Shortly before Williams’s trial, the prison bus driver who caught the group suddenly refused to give his testimony after claiming he and his family were threatened with violence. The trial was dropped, and Williams completed the rest of his sentence. Upon parole, he immediately returned to robbing federally insured banks.
Williams, more determined than ever not to get caught by authorities, began training to become a better robber. He assembled several gangs, employing an estimated 20 people at any given time. The group studied police and FBI training tapes, read up on military strategy, regularly attended the firing range, and educated themselves on police weaponry and technology. They would also work out to stay in peak condition, and perform trial runs of the robberies in each other’s apartments. Williams even had a timed exercise to see how quickly each robber could jump over a counter and pull cash out of a register drawer. His heists were typically completed in less than a minute, giving police little or no time to respond.
Most of their robberies went fairly smoothly, but no amount of careful planning could save Williams from his eventual arrest. In June of 1975, a security guard was wounded by a gunshot to the head during one of the crew’s payroll robberies. A car chase ensued, and authorities trapped Williams in a Queens neighborhood. After a volley of fire, Williams was arrested and charged with robbery, assault, and attempted murder.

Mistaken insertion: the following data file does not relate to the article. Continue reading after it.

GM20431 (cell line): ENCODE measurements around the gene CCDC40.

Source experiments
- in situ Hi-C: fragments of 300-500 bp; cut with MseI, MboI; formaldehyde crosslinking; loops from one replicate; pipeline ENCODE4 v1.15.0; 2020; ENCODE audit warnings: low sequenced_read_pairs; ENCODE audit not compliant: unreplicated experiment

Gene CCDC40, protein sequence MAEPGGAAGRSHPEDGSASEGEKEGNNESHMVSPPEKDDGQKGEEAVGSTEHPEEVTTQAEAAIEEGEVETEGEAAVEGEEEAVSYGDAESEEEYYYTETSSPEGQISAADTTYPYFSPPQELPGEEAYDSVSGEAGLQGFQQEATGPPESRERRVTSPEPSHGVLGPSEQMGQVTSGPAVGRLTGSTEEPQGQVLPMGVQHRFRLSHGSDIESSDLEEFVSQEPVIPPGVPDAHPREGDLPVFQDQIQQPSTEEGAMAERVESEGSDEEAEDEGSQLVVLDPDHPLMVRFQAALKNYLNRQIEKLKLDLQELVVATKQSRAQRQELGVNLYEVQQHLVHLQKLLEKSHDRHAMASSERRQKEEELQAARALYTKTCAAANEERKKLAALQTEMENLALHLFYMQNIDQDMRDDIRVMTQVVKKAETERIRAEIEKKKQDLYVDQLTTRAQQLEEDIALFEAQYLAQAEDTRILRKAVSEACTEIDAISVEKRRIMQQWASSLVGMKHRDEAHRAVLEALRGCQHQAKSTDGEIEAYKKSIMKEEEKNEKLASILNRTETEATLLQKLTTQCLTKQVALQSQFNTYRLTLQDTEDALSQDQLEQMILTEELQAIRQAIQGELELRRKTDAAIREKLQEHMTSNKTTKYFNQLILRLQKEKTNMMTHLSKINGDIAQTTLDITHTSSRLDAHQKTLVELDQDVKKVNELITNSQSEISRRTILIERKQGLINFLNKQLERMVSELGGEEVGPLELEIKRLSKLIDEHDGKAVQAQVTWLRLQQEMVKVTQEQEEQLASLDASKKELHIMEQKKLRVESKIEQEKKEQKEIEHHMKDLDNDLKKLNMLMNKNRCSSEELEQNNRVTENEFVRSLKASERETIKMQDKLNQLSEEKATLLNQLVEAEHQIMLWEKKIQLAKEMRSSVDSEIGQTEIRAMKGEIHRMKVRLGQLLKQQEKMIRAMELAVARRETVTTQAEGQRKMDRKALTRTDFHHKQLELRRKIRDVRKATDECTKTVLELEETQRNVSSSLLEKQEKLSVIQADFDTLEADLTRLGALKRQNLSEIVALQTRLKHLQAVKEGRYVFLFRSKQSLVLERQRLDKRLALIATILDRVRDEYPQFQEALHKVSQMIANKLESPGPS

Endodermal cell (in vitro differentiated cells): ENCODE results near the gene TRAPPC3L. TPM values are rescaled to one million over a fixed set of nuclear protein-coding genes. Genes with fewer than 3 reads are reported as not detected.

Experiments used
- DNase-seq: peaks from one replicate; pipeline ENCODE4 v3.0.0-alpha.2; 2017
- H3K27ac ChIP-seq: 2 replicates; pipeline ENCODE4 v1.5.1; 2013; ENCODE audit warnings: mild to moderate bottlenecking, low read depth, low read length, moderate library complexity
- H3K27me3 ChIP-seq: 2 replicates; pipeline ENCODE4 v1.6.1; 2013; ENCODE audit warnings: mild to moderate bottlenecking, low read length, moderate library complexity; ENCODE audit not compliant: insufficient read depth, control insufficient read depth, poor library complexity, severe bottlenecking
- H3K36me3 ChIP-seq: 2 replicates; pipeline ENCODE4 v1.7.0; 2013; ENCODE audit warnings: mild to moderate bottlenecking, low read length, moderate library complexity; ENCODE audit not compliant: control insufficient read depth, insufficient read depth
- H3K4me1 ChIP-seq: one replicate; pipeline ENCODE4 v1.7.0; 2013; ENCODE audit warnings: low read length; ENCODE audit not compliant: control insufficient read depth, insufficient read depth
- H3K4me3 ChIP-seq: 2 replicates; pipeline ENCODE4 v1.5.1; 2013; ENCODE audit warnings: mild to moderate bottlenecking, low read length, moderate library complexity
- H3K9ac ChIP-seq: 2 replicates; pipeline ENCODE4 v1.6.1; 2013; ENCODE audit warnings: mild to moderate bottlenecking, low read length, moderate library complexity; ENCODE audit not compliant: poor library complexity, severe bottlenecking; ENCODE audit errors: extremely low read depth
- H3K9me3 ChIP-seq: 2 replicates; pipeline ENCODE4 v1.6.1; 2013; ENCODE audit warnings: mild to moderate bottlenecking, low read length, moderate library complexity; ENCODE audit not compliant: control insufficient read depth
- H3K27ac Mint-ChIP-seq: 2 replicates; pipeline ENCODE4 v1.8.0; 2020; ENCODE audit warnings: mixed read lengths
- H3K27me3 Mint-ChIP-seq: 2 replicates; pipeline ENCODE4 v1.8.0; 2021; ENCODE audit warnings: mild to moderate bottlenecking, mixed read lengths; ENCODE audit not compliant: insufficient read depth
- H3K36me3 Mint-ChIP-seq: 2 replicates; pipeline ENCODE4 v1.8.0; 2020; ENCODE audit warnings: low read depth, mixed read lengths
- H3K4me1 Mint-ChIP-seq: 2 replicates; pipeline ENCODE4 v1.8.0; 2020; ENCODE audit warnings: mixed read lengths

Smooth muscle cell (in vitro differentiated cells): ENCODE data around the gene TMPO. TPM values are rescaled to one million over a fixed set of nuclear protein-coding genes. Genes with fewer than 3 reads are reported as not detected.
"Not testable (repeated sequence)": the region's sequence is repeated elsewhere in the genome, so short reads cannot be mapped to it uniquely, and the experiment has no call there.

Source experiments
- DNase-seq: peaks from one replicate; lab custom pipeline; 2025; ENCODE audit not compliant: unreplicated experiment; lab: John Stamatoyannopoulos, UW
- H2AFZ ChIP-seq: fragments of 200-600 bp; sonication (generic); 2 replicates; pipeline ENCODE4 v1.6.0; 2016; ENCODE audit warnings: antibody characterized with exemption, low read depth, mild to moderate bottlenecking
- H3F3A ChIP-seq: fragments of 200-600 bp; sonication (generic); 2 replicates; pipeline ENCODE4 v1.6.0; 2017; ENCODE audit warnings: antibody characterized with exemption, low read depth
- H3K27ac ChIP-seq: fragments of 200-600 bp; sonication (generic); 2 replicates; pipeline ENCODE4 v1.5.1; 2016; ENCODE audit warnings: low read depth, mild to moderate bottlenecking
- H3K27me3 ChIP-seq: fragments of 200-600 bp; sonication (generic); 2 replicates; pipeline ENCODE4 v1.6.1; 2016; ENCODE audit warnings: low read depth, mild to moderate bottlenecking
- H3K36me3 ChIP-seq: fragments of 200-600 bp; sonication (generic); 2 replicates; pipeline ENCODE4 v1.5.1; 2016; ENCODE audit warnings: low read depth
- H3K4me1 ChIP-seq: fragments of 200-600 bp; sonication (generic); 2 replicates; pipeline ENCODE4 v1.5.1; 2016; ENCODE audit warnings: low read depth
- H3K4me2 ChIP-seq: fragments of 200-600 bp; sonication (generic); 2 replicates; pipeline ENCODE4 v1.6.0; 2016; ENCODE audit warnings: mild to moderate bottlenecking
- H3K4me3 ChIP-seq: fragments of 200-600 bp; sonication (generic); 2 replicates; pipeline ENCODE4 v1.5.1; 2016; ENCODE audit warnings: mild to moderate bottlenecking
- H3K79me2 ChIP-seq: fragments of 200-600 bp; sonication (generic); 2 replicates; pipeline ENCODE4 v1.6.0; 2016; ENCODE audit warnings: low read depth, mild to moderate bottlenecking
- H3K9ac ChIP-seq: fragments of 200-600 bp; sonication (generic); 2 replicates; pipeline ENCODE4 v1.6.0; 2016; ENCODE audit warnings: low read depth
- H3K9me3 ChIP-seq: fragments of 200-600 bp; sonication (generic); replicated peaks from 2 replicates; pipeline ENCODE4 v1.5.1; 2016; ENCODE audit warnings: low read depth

While in prison awaiting sentencing, the bus driver who had refused to testify in his original robbery trial decided to enter the witness protection program in order to testify against Williams. On December 22, 1975, Charles Williams was indicted and sentenced to 25 years in prison.
Less than a month into his sentence, Williams escaped prison again. In a violent shootout, authorities again caught and imprisoned Williams. While incarcerated, Williams continued to conduct business as usual with his crew. From inside, he instructed his gang members on how to rob banks so that they could help him pay for his legal fees. In one particular robbery, however, a member of the group was apprehended. He revealed Williams’s role in the series of robberies. Chaz received yet another prison sentence, adding a grand total of 95 years to his time in jail.
While serving his sentence, Williams returned to formal education. He attained two bachelor’s degrees, including one in business. He also began studying methods for taking on the legal system. After a series of successful appeals, Williams worked his sentence down to 15 years, with seven years of supervised parole.
Upon his release, Williams finally decided to leave his criminal lifestyle behind. He created his own business, Black Hand Entertainment, and created a musical roster that included successful rap and R&B musicians such as 50 cent, Foxy Brown, Grafh and Prinz. Williams currently lives in New York, where he oversees operations at Black Hand. He has also established a prison outreach program to share his story of redemption with pisoners.
Text content used from- http://www.biography.com/people/chaz-williams-493206?page=3